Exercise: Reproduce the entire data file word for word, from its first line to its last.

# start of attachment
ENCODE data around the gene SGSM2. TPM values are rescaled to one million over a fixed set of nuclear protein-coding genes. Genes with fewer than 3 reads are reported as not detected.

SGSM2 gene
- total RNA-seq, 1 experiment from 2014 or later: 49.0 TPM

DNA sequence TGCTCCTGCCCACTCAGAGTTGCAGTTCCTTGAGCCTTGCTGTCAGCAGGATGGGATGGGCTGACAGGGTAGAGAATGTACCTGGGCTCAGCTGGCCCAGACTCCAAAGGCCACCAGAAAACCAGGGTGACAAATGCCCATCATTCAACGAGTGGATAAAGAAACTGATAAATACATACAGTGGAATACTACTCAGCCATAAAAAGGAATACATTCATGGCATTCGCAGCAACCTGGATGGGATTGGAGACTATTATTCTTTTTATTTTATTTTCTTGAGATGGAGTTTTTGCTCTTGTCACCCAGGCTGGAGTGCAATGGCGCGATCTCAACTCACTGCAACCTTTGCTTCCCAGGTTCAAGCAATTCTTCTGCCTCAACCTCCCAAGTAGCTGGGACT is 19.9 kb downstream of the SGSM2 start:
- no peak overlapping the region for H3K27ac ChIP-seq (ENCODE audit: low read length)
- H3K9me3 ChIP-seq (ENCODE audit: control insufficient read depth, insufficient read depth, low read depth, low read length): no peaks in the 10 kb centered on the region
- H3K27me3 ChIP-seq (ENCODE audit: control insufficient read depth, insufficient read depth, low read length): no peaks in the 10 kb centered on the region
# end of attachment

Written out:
ENCODE data around the gene SGSM2. TPM values are rescaled to one million over a fixed set of nuclear protein-coding genes. Genes with fewer than 3 reads are reported as not detected.

SGSM2 gene
- total RNA-seq, 1 experiment from 2014 or later: 49.0 TPM

DNA sequence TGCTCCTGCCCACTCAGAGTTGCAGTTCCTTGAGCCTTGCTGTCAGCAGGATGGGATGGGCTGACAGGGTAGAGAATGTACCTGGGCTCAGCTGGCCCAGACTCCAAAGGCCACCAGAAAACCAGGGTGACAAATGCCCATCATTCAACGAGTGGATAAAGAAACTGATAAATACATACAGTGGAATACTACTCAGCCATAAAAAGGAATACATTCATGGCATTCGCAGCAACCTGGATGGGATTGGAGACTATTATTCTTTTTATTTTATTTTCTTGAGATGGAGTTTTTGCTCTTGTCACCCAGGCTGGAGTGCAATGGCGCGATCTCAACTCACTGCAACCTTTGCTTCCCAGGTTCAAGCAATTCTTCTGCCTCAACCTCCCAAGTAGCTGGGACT is 19.9 kb downstream of the SGSM2 start:
- no peak overlapping the region for H3K27ac ChIP-seq (ENCODE audit: low read length)
- H3K9me3 ChIP-seq (ENCODE audit: control insufficient read depth, insufficient read depth, low read depth, low read length): no peaks in the 10 kb centered on the region
- H3K27me3 ChIP-seq (ENCODE audit: control insufficient read depth, insufficient read depth, low read length): no peaks in the 10 kb centered on the region